Figs. 4(a) and 4(b) show the scanning electron microscopy images of the SNM anode and the interlayer between the YSZ electrolyte and the SNM anode, respectively. The average pore size was 2–5 μm in diameter and the pore volume was around 40 vol%. The SNM anode possessed a thickness of 50 μm on the dense YSZ electrolyte. The interlayer by-product between the SNM anode and the YSZ electrolyte was not detected. Fig. 5 shows the transmission electron microscopy images and EDS composition analysis of O, Ni, Sr and Mo in the SNM anode. Ni was exsolved and sintered in the perovskite structure in nanoparticle size in contrast to the uniform phase formation in Sr and Mo. This phenomenon is consistent with our previous research [22]. J.T.S Irvine Group also reported on the exsolution of Ni in the Ni-doped perovskite structure under reducing conditions at 800°C–900°C [24].
Figs. 6(a) and 6(b) show the electrochemical impedance spectroscopy (EIS) results of the SNM symmetric cell with the YSZ electrolyte in H2 (~3 vol% of H2O) and CH4 (~3 vol% of H2O) at 750°C–850°C, respectively. H2 and CH4 were humidified in a bubbler before entering the reactor. Nyquist plots with Zreal (Re Z′) versus Zimaginary (Im Z″) as the functions of frequency (0.01–106 Hz) were obtained under the open circuit voltage (OCV) conditions. The high frequency intercepts of the arcs with Zreal axis were corrected to compare the electrode polarization resistance values of the anodes. The polarization resistances of the SNM anode were 40.9 Ωcm2, 20.1 Ωcm2, and 12.1 cm2 at 750°C, 800°C and 850°C, respectively in H2. The anode polarization resistance of the SNM anode was much higher than that of the Ni/YSZ anode, which was typically 1 Ωcm2 at 750°C–850°C in H2. The marginal intrinsic catalytic activity of SNM for H2 oxidation can increase the polarization resistance. In CH4, the anode polarization resistances increased to 75.8 Ωcm2, 30.7 Ωcm2, and 18.4 Ωcm2 at 750°C, 800°C and 850°C, respectively. The diffusion of CH4 was slower than that of H2 leading to an increase in the polarization resistance of mass transport. In addition, the exsoluted Ni nanoparticles can provide sufficient active sites for the CH4 pyrolysis to form the carbon depositions resulting in deactivating the electrochemical reaction in the SNM anode. The bulk carbon deposition on the Ni nanoparticles blocks the anode pore leading to an increase in the mass transfer resistance.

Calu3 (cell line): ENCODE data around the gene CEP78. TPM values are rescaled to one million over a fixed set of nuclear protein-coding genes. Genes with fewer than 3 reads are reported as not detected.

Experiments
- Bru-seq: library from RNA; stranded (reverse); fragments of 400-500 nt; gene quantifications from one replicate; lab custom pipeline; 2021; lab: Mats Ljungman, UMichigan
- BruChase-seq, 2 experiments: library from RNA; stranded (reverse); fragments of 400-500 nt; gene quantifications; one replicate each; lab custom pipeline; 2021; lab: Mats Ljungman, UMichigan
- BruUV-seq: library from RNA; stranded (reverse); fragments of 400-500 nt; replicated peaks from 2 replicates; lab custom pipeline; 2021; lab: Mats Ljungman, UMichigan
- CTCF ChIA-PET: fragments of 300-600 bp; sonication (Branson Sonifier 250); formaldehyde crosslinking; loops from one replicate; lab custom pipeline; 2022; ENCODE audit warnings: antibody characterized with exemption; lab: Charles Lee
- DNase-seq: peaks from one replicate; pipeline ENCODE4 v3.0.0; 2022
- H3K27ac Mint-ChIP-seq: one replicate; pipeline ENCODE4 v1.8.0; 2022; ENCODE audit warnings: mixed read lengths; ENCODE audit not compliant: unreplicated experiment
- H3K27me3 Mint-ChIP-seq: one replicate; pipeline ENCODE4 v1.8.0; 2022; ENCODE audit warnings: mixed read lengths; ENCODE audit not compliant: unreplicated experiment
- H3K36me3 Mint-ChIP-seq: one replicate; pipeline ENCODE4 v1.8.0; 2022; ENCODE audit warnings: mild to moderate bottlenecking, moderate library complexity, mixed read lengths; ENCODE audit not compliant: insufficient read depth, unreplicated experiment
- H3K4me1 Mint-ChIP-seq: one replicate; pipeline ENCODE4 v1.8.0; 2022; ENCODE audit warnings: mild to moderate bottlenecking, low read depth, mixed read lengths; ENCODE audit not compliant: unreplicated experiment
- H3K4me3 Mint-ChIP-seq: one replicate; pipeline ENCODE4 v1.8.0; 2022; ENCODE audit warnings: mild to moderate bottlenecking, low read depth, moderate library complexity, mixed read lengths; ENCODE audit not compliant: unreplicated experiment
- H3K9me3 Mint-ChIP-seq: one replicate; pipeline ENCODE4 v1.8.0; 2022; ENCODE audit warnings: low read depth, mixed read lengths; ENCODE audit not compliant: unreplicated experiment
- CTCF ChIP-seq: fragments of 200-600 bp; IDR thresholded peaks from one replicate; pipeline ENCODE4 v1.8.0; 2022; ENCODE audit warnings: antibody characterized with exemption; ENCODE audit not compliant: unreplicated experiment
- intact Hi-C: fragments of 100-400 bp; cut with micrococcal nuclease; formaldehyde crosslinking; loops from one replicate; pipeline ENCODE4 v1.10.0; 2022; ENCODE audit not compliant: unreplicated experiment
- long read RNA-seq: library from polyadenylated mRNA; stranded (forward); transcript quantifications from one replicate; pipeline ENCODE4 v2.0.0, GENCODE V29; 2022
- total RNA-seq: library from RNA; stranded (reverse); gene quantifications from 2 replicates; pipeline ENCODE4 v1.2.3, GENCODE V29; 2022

Figs. 7(a) and (b) show the IV-characteristics of the single cell with the SNM anode/YSZ electrolyte/LSM cathode in H2 and CH4 at 750°C, 800°C, and 850°C, respectively. The cell performance was obtained after stabilizing in the humidified H2 or the humidified CH4 for an hour. The maximum power densities of the H2 fuel were 18.6 mW/cm2, 30.3 mW/cm2, and 39.4 mW/cm2 at 750°C, 800°C, and 850°C, respectively. The maximum power densities of the CH4 fuel were 9.6 mW/cm2, 13.2 mW/cm2, and 15.9 mW/cm2 at 750°C, 800°C, and 850°C, respectively. The CH4 fuel can be decomposed to CO and H2 in the presence of H2O through a steam methane reforming reaction. However, this formation would be limited, because the humidified CH4 contains only ~3 vol% of water. CH4 could be decomposed to CO and H2 via an electrochemical oxidation, which is defined as follows:
(4)
CH4+O2-CO+2H2+2e
A relatively low OCV and cell performance in CH4 could be due to the poor catalytic/electro-catalytic activity of the SNM anode. In addition, the Ni nanoparticles exsoluted from the SNM phase can accelerate the pyrolysis of CH4 so that it can be decomposed to carbon and hydrogen. The carbon deposition via the pyrolysis of CH4 can increase the anode polarization resistance leading to a decline in the cell performance. Therefore, the SDC surface modification of the SNM anode can be effective in improving the catalytic and/or electro-catalytic performance of the SNM anode surface resulting in an improved cell performance.
Figs. 8(a) and 8(b) show the microstructure cut-view images of the unmodified SNM anode and the SDC-modified SNM anode, respectively. SDC has been studied as an alternative electrolyte material for the SOFCs due to its high ionic conductivity. The MIEC property in the reducing conditions is also a beneficial characteristic for the alternative anode materials. The MIEC property exhibited by the SDC can provide electrochemical oxidation sites that are beyond the triple phase boundary (TPB). In addition, the SDC has been recognized as an oxygen storage and transfer material. The electrochemical oxidation of CH4 and the deposited carbon can likely occur on the SDC surface. In our previous research, we reported that the SDC-modified cells demonstrated an improvement of 30–50% in the cell performance due the MIEC property and good ionic conductivity of the SDC. In the present study, the SNM anode was modified by the SDC sol-gel coating to minimize the carbon deposition and improve the cell performance. The SDC layer with 10~ 50 nm in thickness was formed on the SNM anode surface. The SDC was chemically compatible with the SNM anode. No noticeable peaks of by-products in the SDC-coated SNM anode were detected other than SNM and SDC phase shown in Fig. 9. The SDC thin layer can provide the catalytic active sites for the chemical and electrochemical decomposition of CH4. In addition, the deposited carbon can be oxidized to CO or CO2 electrochemically due to the oxygen storage property of the SDC.